Maine Law: Business Owners Can Do Nothing About Some Political Signs In Front Of Their Businesses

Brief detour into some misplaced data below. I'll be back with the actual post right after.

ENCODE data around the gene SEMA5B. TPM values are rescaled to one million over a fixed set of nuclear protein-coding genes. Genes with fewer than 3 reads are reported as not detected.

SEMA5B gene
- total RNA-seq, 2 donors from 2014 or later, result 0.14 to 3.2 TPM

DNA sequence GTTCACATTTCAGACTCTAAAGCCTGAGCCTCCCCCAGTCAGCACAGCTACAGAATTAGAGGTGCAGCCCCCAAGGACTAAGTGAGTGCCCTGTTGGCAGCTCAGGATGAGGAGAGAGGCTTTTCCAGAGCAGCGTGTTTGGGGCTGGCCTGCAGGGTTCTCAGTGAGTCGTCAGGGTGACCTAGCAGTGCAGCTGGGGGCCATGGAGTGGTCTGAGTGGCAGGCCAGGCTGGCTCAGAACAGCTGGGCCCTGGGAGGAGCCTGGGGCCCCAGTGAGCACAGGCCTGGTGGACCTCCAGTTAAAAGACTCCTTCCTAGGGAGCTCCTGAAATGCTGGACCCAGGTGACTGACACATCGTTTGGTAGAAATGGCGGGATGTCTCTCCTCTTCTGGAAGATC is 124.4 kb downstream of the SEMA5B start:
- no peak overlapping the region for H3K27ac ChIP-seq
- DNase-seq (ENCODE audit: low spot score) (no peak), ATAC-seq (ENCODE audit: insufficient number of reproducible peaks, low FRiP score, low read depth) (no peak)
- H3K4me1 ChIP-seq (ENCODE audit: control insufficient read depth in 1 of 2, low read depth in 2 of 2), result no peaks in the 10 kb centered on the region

An apple orchard in Manchester is taking heat for some political signs in front of their store that oppose gay marriage.There’s one problem. Neither the store’s owners nor any of their employees had anything to do with putting the signs up and removing them is technically breaking the law.At Lakeside Orchards their business is primarily apples. When it comes to politics the folks here try to stay out of the fray. “We avoid politics,” says store manager Doug Ide. “Everyone is welcome here regardless of their political stripes.”But a few weeks ago, before the annual Manchester Apple Festival, some political campaigns put up signs endorsing candidates and referendum positions right in front of Lakeside Orchards. “There were several,” Ide said. “We have an annual event here which includes a parade. Prior to the parade a whole bunch of signs were put up.”The sign that captured the most attention related to perhaps the most volatile issue on the November ballot: gay marriage. Opponents of same sex marriage put several “No on 1″ signs up right in front of the orchard. Despite the fact the signs weren’t hung or endorsed by Lakeside Orchards owners or staff, it wasn’t long after the calls started coming in. “Because of the perceived position we were taking on the issues that they weren’t going to come to our store anymore. We explained they weren’t our signs. We’re intentionally A-political.”An employee took all the signs down, but may have broken the law by doing so. “It’s public property,” says Bruce Van Note, Deputy Commissioner at the Maine Department of Transportation. Van Note says if the signs are in the state right of way the property is owned by the state. On average the state right of way is 33 feet from a road’s center line. That area is normally used by the DOT but, by law, six weeks before and one week after an election, political signs are allowed to be placed there. That includes spots that happen to be in front of businesses, like Lakeside Orchard, without the business owners’ approval. “It’s kind of a gray area to people, because sometimes they mow it, sometimes they plant flowers, ornamental trees, that’s their front yard and that’s how they feel,” Van Note said. Regardless of whether the business or home owner cares for the property, if it’s part of the state’s right of way, the signs are considered free speech and removing them can bring a fine of up to $250. Van Note tells business owners who run into this problem to call the campaigns directly and ask that the signs be moved. “Even though state law is that it’s allowed within the right of way, the people who run the campaigns usually want to work with abutting property owners.”Or they can wait and in just three weeks all those signs will have to come down.